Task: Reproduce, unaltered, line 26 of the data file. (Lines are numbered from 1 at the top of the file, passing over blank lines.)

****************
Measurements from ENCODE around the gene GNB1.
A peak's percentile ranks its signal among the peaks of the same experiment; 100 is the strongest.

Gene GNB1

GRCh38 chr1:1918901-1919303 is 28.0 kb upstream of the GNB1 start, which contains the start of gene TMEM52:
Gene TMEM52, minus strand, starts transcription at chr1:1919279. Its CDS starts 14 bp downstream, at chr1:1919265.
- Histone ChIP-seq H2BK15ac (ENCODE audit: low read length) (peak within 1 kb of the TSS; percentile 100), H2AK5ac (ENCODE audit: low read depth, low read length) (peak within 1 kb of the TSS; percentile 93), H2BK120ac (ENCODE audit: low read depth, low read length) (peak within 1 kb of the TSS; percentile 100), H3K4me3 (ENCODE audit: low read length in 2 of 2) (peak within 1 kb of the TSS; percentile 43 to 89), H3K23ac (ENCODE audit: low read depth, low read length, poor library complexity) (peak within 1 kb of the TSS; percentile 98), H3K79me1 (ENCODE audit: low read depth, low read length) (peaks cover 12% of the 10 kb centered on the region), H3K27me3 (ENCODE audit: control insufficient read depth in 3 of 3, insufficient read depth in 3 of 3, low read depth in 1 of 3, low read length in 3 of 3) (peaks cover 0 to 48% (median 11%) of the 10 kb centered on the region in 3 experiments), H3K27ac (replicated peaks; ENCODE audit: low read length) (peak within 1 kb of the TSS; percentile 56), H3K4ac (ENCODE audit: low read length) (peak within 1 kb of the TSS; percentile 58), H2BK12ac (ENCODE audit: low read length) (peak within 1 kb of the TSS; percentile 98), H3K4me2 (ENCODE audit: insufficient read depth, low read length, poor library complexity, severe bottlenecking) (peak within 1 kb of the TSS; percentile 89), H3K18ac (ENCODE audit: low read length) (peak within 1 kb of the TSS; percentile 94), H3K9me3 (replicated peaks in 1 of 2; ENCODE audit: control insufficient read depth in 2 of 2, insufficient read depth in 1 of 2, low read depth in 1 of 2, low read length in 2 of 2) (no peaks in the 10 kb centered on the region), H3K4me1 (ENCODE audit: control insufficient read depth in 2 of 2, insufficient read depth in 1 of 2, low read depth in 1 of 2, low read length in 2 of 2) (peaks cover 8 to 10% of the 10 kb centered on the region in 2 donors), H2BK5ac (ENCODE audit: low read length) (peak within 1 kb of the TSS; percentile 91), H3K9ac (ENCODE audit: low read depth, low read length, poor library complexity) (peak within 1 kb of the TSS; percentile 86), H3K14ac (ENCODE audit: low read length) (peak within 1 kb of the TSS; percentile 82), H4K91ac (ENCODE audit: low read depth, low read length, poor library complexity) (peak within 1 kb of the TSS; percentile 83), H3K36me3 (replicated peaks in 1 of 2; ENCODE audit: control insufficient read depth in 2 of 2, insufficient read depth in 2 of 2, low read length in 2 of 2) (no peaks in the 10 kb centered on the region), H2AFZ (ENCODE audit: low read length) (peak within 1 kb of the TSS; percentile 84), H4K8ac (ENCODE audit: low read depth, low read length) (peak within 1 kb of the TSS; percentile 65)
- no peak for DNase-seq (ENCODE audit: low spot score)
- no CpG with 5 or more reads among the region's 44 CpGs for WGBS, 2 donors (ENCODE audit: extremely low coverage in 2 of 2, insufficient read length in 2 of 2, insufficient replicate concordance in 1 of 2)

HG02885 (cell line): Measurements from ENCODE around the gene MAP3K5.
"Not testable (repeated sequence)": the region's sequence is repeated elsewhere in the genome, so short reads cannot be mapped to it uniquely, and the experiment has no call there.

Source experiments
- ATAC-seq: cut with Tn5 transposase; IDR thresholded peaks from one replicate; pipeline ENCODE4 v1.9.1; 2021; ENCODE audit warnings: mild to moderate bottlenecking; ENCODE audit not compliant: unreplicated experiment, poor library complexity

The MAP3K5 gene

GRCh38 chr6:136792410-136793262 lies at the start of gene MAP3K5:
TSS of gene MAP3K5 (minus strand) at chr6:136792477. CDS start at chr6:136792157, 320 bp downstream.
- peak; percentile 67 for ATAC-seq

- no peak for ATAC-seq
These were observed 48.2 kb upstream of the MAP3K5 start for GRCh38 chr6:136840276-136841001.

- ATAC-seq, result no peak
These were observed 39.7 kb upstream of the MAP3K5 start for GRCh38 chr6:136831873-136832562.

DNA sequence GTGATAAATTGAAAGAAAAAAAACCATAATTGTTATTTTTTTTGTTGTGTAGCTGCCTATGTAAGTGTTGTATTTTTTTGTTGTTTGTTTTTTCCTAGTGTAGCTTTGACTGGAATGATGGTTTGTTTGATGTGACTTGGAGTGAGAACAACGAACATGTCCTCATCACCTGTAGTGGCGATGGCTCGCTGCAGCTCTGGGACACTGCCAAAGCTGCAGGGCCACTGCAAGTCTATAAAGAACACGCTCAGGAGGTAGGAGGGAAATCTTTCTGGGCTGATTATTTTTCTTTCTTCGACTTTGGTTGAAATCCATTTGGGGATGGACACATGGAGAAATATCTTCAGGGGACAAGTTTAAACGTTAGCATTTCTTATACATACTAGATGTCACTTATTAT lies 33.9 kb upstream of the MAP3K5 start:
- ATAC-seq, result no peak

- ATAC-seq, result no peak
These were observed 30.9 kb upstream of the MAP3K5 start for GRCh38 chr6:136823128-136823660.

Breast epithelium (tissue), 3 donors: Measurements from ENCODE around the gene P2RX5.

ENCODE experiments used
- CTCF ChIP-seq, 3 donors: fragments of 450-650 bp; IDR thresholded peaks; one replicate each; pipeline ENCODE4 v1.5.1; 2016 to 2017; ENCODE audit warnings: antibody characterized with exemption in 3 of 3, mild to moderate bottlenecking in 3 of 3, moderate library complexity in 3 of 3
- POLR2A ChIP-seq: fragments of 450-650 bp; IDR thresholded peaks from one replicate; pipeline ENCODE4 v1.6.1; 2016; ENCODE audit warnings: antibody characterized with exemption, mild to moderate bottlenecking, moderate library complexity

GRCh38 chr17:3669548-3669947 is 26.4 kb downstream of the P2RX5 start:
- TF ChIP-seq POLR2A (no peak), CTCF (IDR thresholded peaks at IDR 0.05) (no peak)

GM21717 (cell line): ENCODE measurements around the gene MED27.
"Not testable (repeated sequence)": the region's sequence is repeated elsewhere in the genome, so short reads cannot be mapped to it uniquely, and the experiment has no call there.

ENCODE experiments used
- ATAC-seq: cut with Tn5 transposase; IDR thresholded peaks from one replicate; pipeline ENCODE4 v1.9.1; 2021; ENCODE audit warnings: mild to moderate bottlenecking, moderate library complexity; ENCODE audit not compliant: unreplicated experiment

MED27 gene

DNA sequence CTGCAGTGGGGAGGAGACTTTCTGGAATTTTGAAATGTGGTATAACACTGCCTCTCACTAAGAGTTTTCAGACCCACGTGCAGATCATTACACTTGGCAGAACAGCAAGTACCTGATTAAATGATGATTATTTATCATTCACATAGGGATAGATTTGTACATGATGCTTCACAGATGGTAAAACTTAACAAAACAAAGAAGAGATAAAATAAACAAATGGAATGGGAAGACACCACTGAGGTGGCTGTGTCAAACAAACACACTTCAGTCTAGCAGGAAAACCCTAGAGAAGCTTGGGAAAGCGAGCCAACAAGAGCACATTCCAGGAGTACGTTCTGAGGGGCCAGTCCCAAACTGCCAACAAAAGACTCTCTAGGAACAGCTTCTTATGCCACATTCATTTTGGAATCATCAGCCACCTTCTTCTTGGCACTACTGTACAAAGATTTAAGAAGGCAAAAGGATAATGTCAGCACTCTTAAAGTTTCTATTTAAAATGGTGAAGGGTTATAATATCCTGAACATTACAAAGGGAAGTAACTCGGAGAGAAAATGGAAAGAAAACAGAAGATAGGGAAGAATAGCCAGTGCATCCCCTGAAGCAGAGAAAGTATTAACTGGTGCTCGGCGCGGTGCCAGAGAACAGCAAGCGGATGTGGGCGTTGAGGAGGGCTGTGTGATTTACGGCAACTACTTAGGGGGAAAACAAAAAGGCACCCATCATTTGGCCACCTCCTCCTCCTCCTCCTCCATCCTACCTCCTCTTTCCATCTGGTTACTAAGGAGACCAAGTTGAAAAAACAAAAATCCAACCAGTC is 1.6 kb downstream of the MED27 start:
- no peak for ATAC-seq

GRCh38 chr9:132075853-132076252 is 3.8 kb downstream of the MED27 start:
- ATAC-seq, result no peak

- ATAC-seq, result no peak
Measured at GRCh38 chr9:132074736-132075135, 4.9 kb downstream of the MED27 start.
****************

ENCODE experiments used